A high-density poly(methyl methacrylate) (PMMA) brush (σ = 0.77 chain/nm2) with a lower molecular weight distribution was prepared onto a silicon wafer by surface-initiated atom transfer radical polymerization. The surface of the PMMA brush chains was characterized upon the process of the environmental change, from air to water, using contact angle measurements in conjunction with sum-frequency generation spectroscopy. The surface structure and properties altered less with the changing environment from air to water for the PMMA brush than for a spin-coated film; that is, the extent of surface reorganization could be suppressed by grafting densely-packed chains onto a substrate. Also, the water penetration into the brush surface was inhibited because of the densely packed chain structure.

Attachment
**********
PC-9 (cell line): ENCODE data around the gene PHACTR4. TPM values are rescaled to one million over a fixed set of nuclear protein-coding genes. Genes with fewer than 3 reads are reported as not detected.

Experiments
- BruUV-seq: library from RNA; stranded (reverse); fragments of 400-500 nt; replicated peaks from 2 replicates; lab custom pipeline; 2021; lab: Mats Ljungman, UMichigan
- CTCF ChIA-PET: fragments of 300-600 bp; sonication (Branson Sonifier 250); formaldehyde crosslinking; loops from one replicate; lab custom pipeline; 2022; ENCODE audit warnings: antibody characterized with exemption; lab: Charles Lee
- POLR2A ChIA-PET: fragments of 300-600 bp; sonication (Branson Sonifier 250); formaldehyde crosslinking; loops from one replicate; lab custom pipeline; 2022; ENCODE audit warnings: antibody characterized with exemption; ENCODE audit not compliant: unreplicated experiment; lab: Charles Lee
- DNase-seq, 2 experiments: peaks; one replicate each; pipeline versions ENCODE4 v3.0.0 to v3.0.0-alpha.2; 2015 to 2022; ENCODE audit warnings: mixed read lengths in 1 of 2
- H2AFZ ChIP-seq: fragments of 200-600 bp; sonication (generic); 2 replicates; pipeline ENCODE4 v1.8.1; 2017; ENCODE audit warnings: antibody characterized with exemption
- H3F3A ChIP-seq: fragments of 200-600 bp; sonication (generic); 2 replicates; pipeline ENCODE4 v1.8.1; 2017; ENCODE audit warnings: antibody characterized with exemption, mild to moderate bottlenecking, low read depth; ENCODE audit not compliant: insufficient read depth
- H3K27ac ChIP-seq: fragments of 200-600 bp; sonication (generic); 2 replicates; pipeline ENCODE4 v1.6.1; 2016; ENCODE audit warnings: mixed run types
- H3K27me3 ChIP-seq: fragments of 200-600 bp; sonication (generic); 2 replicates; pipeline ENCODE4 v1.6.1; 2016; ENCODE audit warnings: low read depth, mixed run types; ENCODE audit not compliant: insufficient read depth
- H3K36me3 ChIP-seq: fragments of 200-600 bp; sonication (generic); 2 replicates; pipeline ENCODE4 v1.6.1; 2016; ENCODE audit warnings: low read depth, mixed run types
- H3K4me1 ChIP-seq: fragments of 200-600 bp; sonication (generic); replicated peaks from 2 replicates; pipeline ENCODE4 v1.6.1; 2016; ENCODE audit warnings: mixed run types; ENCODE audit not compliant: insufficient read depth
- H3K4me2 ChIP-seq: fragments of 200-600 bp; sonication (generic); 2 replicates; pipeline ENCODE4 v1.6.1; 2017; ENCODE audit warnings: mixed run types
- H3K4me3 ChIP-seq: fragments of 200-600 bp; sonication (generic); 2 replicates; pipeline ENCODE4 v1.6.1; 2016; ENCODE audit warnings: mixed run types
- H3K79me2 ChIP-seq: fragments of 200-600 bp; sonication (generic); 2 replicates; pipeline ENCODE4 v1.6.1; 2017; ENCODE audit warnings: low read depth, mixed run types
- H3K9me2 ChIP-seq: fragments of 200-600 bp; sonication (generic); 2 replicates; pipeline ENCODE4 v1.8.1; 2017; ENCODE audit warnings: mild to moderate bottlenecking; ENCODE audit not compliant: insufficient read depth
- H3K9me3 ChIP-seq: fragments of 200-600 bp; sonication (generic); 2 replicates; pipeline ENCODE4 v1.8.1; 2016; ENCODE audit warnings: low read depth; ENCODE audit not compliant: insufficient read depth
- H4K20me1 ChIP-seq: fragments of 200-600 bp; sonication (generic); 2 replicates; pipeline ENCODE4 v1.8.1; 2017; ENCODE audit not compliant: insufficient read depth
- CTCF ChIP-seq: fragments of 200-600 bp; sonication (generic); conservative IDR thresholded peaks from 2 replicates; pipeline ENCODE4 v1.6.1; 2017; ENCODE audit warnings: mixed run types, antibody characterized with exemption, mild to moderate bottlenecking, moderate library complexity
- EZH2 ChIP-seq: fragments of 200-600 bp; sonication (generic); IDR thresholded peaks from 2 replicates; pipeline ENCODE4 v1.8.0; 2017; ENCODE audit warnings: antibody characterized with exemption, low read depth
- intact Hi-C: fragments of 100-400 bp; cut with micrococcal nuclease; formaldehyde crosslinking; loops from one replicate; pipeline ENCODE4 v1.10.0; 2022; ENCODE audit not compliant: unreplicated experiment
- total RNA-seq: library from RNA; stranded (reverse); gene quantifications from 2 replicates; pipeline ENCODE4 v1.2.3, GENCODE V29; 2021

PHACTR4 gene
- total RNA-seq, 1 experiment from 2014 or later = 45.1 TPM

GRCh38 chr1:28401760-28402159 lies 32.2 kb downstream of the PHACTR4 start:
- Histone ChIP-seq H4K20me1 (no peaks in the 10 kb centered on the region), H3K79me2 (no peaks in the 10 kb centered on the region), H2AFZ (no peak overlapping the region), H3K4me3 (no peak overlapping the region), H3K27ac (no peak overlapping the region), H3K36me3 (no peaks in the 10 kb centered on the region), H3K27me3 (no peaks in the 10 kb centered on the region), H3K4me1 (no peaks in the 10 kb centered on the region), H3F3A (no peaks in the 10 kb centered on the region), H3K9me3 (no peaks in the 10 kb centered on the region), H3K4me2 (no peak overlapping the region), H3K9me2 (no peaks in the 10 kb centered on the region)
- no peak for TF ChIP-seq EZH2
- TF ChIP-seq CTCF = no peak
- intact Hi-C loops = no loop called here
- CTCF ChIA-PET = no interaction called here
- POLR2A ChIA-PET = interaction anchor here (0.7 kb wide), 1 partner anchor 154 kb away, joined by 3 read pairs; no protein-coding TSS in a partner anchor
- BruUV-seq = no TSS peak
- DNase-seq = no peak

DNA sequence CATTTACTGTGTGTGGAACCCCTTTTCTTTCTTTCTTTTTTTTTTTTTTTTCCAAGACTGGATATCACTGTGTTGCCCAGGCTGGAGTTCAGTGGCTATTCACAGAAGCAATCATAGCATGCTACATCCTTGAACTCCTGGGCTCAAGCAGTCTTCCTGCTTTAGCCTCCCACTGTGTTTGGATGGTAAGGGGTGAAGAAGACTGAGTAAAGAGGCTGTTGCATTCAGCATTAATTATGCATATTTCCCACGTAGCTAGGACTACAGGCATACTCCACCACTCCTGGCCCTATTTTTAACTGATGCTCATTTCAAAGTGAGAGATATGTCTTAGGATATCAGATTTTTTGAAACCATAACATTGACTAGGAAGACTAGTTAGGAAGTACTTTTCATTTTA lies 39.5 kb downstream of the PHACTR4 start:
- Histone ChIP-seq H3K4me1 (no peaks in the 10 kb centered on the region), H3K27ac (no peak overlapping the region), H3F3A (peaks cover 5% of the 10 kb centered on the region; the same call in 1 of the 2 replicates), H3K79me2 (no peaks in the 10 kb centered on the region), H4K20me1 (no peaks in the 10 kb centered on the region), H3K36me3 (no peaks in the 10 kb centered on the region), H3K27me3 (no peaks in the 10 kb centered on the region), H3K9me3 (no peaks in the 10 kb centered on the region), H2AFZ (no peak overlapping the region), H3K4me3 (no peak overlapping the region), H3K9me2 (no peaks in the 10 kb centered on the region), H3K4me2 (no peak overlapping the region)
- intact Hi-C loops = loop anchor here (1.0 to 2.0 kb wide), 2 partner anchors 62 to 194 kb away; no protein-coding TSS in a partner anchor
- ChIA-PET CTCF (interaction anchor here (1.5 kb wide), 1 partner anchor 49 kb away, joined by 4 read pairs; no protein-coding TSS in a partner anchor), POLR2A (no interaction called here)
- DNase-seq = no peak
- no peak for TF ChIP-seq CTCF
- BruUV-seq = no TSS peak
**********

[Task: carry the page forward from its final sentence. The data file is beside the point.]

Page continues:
All Science Journal Classification (ASJC) codes
- Materials Science(all)
- Condensed Matter Physics
- Surfaces and Interfaces